Our cooking instructor, Eva Szigeti, paints an extraordinary picture of the changing colors in nature’s palette and includes fascinating notes on using plant dyes, including a DIY how-to…
After what felt like an almost never-ending winter, it is a great joy to finally enter the season of budding colors. Snowdrops, violets, and skunk cabbage might be the first signs of spring, but they never quite convince me that the winter is gone for good. It is when the leaves on the trees emerge that I feel assured: there is no way back to winter-land. The change of scenery is usually sudden. With it, nature bursts into color. We leave behind the lifeless shades of grey and brown and celebrate the soft colors of spring. Shades of fresh green, with occasional dots of color, dominate the landscape. Comforting and calming colors of early spring slowly mature and change. Plants soak up the sunshine and richer colors come to life. The color palette of nature reaches near perfection on a wild flower meadow in June or on a field of wild lupine in July.
As the year progresses, the colors of nature become even more full and rich. The warm shades of the fall landscape bring another visual highlight of the year. The reds, golden yellows, oranges, and rusty browns radiate back the energy of the sun as if to charge us with energy before the world around us fades again into the greyish-brown realm of early winter.
Nature has everything we need, including color. In fact, there were no synthetic dyes until the mid 19th century. Still, the world of humans had not been colorless. Until then, dyes and pigments came exclusively from nature. Think of old masters: Michelangelo, Botticelli, Vermeer, Rembrandt, Bosch…. They painted with the colors of nature. The fibers of traditional oriental rugs and renaissance tapestries were all dyed with natural materials. So were the luxurious dresses of emperors and empresses of the past. Fabrics of rich colors symbolized status, and their cost was high. Lower classes dressed in browns and grays, shades that were the easiest and cheapest to create.
Dyeing is not unlike cooking. It involves applying heat to extract, in this case, not flavor but color. A large pot is utilized to make a dye bath. The plant material gets simmered in water in order to extract pigments. Then fabric or fiber is immersed in the (warm or cold) colored liquid to absorb the dye. Some dye material might be hiding in your kitchen. Tea, coffee, turmeric, or onion skin all contain pigments that get easily absorbed by natural fiber or fabric. Henna used for tattooing and dyeing hair also creates beautiful rusty reds on fabric.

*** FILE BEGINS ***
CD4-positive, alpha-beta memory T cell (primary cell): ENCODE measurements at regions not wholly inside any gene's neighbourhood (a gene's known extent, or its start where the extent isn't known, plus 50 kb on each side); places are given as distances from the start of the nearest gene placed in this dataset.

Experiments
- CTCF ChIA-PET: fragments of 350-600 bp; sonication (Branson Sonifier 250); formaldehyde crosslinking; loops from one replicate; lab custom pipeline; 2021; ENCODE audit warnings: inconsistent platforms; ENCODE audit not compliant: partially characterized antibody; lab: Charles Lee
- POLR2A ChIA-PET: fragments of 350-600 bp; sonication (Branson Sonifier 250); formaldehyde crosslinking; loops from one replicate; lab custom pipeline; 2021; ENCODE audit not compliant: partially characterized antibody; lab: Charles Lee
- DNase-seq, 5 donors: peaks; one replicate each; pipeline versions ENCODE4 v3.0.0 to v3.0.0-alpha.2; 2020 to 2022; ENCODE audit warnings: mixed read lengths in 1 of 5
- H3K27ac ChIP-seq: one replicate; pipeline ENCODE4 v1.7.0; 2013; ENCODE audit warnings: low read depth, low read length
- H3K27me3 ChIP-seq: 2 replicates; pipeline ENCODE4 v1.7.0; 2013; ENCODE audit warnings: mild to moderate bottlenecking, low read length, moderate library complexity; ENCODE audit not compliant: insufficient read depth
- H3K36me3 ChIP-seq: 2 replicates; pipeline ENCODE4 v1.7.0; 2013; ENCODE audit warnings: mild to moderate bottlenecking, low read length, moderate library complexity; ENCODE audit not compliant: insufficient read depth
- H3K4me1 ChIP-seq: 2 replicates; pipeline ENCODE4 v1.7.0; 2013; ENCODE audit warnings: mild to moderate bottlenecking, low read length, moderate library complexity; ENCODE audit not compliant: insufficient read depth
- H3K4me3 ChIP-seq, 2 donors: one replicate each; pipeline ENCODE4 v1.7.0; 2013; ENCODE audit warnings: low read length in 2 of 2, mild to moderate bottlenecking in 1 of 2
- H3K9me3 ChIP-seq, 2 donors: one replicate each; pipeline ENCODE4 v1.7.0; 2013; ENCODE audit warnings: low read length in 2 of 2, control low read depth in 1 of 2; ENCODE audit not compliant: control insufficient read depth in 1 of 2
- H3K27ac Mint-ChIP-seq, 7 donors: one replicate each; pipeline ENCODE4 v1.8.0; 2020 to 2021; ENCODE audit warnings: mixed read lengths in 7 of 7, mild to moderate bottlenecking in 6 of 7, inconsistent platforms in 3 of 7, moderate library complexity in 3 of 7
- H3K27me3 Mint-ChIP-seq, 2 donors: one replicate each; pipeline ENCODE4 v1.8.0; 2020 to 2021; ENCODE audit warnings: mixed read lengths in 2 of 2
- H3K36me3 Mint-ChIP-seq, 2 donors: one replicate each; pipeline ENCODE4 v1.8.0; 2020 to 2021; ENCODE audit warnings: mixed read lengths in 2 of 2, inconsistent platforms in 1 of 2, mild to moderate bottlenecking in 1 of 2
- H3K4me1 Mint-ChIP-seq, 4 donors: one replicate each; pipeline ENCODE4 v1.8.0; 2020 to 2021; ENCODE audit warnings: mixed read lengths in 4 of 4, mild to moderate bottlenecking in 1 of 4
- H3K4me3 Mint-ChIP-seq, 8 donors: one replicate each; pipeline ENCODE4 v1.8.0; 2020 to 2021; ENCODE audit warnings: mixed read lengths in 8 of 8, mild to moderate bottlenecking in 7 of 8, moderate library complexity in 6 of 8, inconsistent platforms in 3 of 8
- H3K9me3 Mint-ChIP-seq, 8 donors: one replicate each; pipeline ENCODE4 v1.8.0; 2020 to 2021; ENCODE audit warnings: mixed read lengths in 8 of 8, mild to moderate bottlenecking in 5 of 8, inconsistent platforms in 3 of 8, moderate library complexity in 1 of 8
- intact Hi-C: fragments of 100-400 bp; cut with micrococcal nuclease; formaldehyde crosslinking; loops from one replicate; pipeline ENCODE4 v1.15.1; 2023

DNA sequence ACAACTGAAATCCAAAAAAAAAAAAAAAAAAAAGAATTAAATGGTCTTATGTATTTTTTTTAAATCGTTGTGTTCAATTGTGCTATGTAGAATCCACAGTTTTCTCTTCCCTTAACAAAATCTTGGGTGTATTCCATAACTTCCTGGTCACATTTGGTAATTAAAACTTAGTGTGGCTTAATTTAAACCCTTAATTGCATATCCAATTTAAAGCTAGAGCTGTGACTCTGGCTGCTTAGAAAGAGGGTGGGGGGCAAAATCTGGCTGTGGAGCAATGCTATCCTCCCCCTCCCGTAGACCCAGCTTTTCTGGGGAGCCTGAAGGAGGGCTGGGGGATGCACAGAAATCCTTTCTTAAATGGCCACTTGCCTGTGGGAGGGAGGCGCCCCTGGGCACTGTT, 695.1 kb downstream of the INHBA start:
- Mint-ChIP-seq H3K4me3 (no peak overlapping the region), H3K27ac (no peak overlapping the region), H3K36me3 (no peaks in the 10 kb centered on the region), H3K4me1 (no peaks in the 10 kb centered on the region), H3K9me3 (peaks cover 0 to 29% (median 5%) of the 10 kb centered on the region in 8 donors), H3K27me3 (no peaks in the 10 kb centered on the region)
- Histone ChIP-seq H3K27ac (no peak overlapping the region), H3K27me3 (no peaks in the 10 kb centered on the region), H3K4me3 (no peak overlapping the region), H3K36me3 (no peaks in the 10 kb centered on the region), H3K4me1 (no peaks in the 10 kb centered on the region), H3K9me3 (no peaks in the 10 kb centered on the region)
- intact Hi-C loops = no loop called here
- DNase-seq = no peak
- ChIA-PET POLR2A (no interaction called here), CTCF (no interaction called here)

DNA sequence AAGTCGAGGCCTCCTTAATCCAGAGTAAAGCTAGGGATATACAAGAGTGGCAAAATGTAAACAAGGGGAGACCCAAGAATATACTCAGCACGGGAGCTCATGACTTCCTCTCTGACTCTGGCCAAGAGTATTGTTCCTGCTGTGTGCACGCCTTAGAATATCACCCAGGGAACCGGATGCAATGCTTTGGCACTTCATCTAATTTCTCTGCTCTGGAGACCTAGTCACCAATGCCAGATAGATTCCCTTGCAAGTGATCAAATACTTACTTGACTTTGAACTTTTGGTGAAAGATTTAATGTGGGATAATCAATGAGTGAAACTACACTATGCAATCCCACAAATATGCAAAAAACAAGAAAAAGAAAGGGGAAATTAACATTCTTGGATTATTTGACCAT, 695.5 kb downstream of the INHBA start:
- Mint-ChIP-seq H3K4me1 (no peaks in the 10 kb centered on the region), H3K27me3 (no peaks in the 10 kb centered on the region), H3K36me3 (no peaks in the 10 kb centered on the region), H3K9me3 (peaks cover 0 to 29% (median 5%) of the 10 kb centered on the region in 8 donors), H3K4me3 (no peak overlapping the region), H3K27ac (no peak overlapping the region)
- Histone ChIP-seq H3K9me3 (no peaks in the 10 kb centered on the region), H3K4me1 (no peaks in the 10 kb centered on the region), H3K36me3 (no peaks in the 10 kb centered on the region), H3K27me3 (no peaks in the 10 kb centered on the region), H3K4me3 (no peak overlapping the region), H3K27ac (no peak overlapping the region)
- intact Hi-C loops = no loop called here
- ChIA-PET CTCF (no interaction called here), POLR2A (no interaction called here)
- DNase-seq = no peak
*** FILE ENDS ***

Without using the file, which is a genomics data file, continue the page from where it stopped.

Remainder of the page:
The process is fun and satisfying. We can start by collecting plant material suitable for dyeing (marigold, goldenrod, black walnut etc.), then we cook the colored brew. If our goal is to create a solid color fabric, we just need to put the textile into the dye bath. Otherwise, we apply our artistic imagination and prepare the fabric by folding it to create pattern. I like to get inspired by the techniques of ancient Japanese Shibori.
When working with plant dyes, we get the satisfaction of knowing that the colors come from renewable resources rather than petroleum. Natural material such as silk, wool and cotton absorb the dyes well. Although the use of mordants (solutions that act as binding agents) usually results in richer colors, for safety and environmental reasons, I prefer not to use them.
Feel free to experiment. Nature is forgiving. Even unexpected results have their beauty. Sometimes we end up with a color or pattern that is much more beautiful than anything we could have planned. Mother Earth provides everything we need.
Dyeing Cotton Fabric with Annatto
Annatto seeds come from Central and South America. Traditionally, they were used as body paint. Annatto is widely used today as a food coloring. The orange color of the supermarket cheddar comes from these seeds!
Annatto dye bath produces yellow, golden yellow, orange-yellow, or orange hues, depending on the amount of seeds used, and the weave and thickness of the fabric. Silk and wool can also be successfully dyed with annatto seeds.
- 1 cup annatto seeds
- medium piece of cotton fabric or 2-4 cotton bandanas
- pot and stirring spoon (used exclusively for dyeing)
- iron for ironing the fabric, rubber bands, string, thread and needle (you may only need one of these, depending on the folding technique you choose)
- plastic gloves to protect your hands
Choose white or off-white fabric/bandanas for your project. Unbleached fabric will produce deeper color.
Gently simmer the annatto seeds in about a gallon of water for one hour. In the meantime, fold the fabric using one of the Shibori techniques. This is a link to one of many videos showing how to use the Shibori folding techniques. In this video synthetic dyes are used, so please disregard their dyeing instructions.
Gently rinse the folded fabric in lukewarm water, making sure that it is wet throughout. This will assure even absorption of the dye liquid.
Turn off the heat under the pot. The dye liquid can be strained, but leaving seeds in the dye bath during the whole dyeing process will produce richer color. Put the fabric into the dye bath and let it steep for at least 4 hours or overnight. Take the fabric out of the pot. Rinse under running water and squeeze out excess water. Unfold the fabric and be ready to be surprised! Put out your fabric to dry. Before further use, hand-wash the dyed fabric.